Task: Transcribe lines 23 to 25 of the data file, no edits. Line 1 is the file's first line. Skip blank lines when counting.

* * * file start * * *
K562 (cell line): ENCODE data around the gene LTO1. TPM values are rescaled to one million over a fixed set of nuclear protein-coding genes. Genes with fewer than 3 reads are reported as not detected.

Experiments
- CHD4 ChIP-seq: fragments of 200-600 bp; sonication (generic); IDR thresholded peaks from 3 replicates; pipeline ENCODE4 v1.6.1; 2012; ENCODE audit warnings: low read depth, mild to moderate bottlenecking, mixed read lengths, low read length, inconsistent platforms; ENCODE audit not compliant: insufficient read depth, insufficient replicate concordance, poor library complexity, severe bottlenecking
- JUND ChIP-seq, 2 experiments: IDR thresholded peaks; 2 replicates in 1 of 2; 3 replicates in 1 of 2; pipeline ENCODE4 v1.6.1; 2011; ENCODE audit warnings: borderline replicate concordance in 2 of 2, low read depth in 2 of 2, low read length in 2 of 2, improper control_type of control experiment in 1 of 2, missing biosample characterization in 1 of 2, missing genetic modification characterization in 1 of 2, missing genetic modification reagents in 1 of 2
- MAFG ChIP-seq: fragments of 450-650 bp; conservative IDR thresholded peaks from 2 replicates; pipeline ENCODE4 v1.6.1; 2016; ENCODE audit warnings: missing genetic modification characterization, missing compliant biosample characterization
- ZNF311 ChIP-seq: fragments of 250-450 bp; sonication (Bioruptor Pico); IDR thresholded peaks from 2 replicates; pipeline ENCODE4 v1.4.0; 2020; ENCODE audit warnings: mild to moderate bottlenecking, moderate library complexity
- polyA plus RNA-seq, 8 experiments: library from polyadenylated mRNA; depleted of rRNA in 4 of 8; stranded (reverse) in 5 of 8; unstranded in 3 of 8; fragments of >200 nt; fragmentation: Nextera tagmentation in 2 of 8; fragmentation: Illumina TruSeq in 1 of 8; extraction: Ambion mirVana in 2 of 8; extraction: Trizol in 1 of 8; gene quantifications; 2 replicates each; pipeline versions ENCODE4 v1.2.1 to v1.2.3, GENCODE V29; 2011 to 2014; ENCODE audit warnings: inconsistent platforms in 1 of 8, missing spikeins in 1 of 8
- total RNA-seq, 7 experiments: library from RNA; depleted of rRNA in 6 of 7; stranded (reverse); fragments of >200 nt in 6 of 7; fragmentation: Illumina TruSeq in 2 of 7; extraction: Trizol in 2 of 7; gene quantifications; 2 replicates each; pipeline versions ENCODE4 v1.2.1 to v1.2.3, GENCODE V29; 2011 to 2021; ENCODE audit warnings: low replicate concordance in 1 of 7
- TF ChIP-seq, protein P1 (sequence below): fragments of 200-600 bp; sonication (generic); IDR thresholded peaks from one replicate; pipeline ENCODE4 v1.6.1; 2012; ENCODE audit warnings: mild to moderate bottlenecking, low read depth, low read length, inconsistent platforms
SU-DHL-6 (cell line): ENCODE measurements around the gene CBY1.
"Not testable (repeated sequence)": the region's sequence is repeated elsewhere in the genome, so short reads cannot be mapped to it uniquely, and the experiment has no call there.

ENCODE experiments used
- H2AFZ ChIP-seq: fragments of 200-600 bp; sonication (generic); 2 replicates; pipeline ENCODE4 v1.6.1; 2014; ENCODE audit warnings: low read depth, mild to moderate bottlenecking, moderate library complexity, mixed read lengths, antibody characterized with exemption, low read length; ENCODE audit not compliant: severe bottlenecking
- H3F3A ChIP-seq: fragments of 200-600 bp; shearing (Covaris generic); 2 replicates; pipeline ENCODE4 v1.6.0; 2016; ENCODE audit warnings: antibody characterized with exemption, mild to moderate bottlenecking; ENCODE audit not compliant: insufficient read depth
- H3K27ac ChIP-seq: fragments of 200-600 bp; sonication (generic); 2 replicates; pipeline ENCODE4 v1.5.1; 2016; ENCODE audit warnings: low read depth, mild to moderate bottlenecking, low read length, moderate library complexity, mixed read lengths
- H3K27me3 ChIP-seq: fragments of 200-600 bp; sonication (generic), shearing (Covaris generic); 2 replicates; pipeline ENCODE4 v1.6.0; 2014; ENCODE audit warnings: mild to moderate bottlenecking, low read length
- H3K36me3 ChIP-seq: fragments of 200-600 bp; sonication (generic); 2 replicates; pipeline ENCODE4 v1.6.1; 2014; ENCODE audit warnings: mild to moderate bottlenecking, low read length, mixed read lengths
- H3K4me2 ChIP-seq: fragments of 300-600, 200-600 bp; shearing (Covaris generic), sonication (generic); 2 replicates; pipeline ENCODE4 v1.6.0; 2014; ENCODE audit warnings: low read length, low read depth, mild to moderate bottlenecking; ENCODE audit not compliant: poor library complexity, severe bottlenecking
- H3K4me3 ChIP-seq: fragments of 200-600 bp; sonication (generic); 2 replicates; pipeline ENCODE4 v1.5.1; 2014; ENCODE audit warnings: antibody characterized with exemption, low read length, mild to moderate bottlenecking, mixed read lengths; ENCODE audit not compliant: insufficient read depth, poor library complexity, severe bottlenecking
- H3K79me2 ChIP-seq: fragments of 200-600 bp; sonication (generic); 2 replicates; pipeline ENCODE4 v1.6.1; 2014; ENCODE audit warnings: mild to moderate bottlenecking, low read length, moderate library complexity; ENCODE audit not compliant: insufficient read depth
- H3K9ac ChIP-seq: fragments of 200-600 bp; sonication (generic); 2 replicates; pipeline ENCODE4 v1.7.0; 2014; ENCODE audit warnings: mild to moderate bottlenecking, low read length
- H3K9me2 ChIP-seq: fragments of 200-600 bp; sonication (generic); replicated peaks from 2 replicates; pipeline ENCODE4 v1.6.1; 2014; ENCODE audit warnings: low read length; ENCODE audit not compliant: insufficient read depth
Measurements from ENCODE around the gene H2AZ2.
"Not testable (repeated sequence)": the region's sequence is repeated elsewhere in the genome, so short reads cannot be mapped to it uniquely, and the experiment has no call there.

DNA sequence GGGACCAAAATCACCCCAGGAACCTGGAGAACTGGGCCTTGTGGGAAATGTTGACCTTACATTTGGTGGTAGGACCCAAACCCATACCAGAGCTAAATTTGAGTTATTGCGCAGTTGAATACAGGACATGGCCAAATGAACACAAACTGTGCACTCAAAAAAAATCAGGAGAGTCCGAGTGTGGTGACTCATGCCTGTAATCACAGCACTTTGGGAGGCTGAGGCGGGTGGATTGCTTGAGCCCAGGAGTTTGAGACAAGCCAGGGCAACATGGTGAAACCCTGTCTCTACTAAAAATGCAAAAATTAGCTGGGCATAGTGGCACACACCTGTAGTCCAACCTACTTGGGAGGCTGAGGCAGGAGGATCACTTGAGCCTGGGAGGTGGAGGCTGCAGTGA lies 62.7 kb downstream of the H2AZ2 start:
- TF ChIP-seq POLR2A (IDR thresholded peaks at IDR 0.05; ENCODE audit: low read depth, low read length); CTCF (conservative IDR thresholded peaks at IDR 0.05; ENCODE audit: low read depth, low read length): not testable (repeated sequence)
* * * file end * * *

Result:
Measurements from ENCODE around the gene H2AZ2.
"Not testable (repeated sequence)": the region's sequence is repeated elsewhere in the genome, so short reads cannot be mapped to it uniquely, and the experiment has no call there.

DNA sequence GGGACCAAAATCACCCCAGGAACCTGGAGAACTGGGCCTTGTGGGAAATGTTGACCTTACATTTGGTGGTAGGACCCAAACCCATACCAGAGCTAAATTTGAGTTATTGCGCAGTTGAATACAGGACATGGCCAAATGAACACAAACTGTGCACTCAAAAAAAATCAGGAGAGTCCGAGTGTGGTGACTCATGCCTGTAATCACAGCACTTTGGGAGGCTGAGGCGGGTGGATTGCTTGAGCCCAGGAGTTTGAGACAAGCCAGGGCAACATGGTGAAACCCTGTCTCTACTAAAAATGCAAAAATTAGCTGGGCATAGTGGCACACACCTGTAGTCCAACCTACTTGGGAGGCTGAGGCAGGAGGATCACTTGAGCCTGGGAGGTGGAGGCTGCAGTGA lies 62.7 kb downstream of the H2AZ2 start: